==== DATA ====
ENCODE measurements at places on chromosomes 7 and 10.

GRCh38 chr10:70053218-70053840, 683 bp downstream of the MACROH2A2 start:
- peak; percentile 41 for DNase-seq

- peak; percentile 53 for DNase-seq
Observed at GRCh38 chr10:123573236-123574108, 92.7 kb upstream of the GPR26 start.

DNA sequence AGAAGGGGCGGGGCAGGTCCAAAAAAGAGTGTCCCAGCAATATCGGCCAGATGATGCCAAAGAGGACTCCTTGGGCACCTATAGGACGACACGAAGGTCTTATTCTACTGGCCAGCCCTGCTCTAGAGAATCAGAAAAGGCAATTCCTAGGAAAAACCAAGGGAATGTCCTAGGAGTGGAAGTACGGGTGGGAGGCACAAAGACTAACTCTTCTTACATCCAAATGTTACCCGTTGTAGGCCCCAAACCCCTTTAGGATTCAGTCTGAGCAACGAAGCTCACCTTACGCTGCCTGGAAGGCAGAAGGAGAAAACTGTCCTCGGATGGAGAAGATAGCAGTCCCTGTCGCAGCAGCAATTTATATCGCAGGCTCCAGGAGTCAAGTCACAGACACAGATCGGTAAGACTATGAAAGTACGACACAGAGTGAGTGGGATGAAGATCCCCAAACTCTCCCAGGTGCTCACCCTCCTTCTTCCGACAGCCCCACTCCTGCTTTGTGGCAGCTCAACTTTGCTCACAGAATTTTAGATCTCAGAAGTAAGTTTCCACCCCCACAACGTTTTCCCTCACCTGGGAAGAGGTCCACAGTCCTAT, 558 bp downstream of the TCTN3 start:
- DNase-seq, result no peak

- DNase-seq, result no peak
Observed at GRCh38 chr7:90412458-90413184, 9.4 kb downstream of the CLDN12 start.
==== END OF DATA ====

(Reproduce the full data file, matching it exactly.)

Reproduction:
ENCODE measurements at places on chromosomes 7 and 10.

GRCh38 chr10:70053218-70053840, 683 bp downstream of the MACROH2A2 start:
- peak; percentile 41 for DNase-seq

- peak; percentile 53 for DNase-seq
Observed at GRCh38 chr10:123573236-123574108, 92.7 kb upstream of the GPR26 start.

DNA sequence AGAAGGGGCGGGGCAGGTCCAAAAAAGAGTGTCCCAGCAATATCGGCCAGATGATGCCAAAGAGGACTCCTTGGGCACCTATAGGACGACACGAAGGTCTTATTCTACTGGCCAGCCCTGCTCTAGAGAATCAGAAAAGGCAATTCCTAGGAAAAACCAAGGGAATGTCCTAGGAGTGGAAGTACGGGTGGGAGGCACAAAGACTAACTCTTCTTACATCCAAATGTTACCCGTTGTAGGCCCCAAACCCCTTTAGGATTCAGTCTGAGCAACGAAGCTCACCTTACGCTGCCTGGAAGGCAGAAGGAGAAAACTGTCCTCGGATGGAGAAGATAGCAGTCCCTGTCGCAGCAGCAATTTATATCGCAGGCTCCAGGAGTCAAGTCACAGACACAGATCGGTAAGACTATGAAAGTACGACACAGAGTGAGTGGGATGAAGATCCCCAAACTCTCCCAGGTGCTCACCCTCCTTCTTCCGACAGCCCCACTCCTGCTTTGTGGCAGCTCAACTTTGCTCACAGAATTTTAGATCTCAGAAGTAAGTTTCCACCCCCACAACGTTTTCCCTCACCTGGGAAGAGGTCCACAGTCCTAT, 558 bp downstream of the TCTN3 start:
- DNase-seq, result no peak

- DNase-seq, result no peak
Observed at GRCh38 chr7:90412458-90413184, 9.4 kb downstream of the CLDN12 start.